Dion Schumann: I took a few creative liberties. If I remember correctly, the story never really addresses the fact that she has Alzheimer’s or dementia.

I crystallized this aspect more in terms of the ghostly apparitions. The scene with the child molester is one or two passages in the story. I came up with a complete scene of my own and wrote dialog for it. It was somehow too short for me in the book.

SKSM: What do you think of the film now it’s finished?

Dion Schumann: It could be shorter, creepier and with less voice over. I should have taken out the son’s joke about the crab fishermen. It doesn’t work somehow. For me, it’s like a first music album. Some songs are cool. Others are still a bit unmelodic. The next album will be better and rockier. Or more melodic. You know what I mean.

SKSM: Were any movie fragments cut out that you now miss?

Dion Schumann: Hardly. I was actually pretty clear about how and to what extent I would implement everything. What I take from the story and what I don’t. In hindsight, I should have shortened it more.

SKSM: Are there easter eggs hidden in the film?

Dion Schumann: Not specifically. But I have quoted a few shots from Luis Buñuel’s Un chien andalou. I’ll send you an example in the appendix. Or the smashed skull of Daniels is based on the one ghost from Crimson Peak by Del Toro.

SKSM: Can you share with us any significant moment or memories that happened on set?

Dion Schumann: Would love to tell a funny anecdote, but it’s been too long.

SKSM: What has this experience left you from a professional and human point of view?

Dion Schumann: You know, they’re all real, between the words. Deep down there beneath all the pale layers of paper.

SKSM: How did you find out that King sold the movie rights to some of his stories for just $1? Was it just a wild guess or did you know it before you sent him the check?

Dion Schumann: I read about it on the Internet. I didn’t think it was that easy.

SKSM: Now the Dollar Baby program has been disbanded, do you think that an Internet or DVD release could be posible?

Dion Schumann: Not really.

SKSM: What “good or bad” reviews have you received on your film?

Dion Schumann: Unfortunately no reviews, as we didn’t run anywhere.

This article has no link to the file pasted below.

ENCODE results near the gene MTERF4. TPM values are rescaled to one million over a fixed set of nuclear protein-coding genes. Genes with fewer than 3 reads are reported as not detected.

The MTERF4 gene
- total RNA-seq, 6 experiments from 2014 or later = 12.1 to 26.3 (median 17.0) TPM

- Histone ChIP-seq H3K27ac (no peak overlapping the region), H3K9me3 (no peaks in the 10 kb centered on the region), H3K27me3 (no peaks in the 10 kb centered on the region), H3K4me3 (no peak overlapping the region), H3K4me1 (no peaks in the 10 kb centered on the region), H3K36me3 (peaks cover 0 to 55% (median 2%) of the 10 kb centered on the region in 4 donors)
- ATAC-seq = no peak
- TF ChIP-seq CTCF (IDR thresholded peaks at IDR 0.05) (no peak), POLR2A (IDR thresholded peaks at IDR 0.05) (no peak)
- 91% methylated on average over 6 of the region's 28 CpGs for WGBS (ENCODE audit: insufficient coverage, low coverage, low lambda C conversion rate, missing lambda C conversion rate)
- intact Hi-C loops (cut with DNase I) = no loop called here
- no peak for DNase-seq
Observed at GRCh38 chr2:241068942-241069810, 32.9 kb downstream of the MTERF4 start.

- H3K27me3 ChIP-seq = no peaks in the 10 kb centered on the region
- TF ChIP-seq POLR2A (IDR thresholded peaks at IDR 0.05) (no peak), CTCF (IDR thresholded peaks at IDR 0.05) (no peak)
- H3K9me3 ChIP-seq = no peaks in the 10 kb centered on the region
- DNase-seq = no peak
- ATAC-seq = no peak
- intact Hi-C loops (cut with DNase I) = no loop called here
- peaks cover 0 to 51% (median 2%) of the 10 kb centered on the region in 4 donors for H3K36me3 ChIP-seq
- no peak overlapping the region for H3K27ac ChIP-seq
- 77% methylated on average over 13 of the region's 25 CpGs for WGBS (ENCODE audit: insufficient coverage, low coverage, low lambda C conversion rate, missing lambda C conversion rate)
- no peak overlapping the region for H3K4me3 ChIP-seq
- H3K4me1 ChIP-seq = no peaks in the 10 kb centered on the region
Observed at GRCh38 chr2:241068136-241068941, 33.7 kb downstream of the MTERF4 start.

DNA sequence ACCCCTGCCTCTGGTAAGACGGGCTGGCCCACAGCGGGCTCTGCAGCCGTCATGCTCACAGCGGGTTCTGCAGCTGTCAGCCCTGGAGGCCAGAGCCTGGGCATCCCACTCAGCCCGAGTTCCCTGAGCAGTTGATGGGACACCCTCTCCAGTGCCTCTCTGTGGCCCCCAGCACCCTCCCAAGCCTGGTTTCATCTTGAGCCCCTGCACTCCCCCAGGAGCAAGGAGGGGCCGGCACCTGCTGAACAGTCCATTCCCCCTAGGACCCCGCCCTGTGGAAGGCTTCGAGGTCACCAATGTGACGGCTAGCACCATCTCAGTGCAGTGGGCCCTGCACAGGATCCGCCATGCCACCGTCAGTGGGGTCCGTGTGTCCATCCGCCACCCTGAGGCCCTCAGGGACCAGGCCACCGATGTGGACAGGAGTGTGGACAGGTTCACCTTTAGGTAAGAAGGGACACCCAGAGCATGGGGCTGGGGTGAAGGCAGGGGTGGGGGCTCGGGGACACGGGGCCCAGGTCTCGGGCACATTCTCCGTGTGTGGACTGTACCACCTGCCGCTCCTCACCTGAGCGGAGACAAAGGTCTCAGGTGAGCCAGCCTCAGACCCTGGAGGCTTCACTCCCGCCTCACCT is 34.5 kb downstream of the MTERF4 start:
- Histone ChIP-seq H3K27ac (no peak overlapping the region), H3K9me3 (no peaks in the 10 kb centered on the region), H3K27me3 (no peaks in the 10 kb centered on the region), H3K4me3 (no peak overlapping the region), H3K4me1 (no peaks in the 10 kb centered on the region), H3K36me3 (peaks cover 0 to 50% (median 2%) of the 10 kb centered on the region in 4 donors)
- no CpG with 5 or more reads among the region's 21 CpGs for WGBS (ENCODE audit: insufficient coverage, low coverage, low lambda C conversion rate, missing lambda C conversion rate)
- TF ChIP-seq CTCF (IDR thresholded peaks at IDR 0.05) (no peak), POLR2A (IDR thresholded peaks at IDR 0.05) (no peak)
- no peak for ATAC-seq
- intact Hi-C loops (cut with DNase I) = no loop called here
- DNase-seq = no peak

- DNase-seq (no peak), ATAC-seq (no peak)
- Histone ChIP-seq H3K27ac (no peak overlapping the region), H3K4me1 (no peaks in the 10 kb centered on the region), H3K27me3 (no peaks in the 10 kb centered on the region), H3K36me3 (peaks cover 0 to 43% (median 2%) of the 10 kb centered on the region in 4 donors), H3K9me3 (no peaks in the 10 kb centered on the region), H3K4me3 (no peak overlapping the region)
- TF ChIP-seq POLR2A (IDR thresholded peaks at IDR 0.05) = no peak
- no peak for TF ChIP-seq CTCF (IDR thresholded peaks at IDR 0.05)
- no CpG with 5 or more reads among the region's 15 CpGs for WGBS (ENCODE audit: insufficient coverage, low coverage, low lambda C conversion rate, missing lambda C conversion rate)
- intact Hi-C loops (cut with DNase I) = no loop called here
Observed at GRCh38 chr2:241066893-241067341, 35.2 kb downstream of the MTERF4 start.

SKSM: Where was the film premiered?

Dion Schumann: Unfortunately nowhere due to goddamn covid.

SKSM: Do you plan to screen the movie at a particular festival?

Dion Schumann: No. But I would be open to finally presenting the movie to a larger audience.

SKSM: Are you a Stephen King fan? If so, which are your favorite works and adaptations?

Dion Schumann: King is cool. I like Apt Pupil, The Dark Tower, 11/22/63.

SKSM: Did you have any personal contact with King during the making of the movie? Has he seen it (and if so, what did he think about it)?

Dion Schumann: Only with Ms. Morehouse. She said Mr. King had too much on his plate.

SKSM: Do you have any plans for making more movies based on Stephen King’s stories? If you could pick -at least- one story to shoot, which one would it be and why?

Dion Schumann: No. Once is enough. I actually always write my own material. Another story from him would be like telling the same joke twice.

SKSM: What are you working on nowadays?

Dion Schumann: Currently working on a horror movie told from two perspectives. From the perspective of an alcoholic author and a psychiatric inmate who thinks he is invisible. Called “The sunny days are over”. Look out for it.

SKSM: What one thing people would be surprised to know about you?

Dion Schumann: I’m going to be the best German horror filmmaker one day. But it will take some time.

SKSM: What is in the top 5 on your bucket list? (Everything is possible and nothing is too strange)

Dion Schumann: Secret. But you will be the first to see it.

SKSM: Thanks for taking the time to answer my questions. Is there anything you want to say to the fans that read this interview?

Dion Schumann: Check out my series “all the guests have left” on amazon prime. It’s pretty dark.

SKSM: Would you like to add anything else?

Dion Schumann: Don’t do drugs.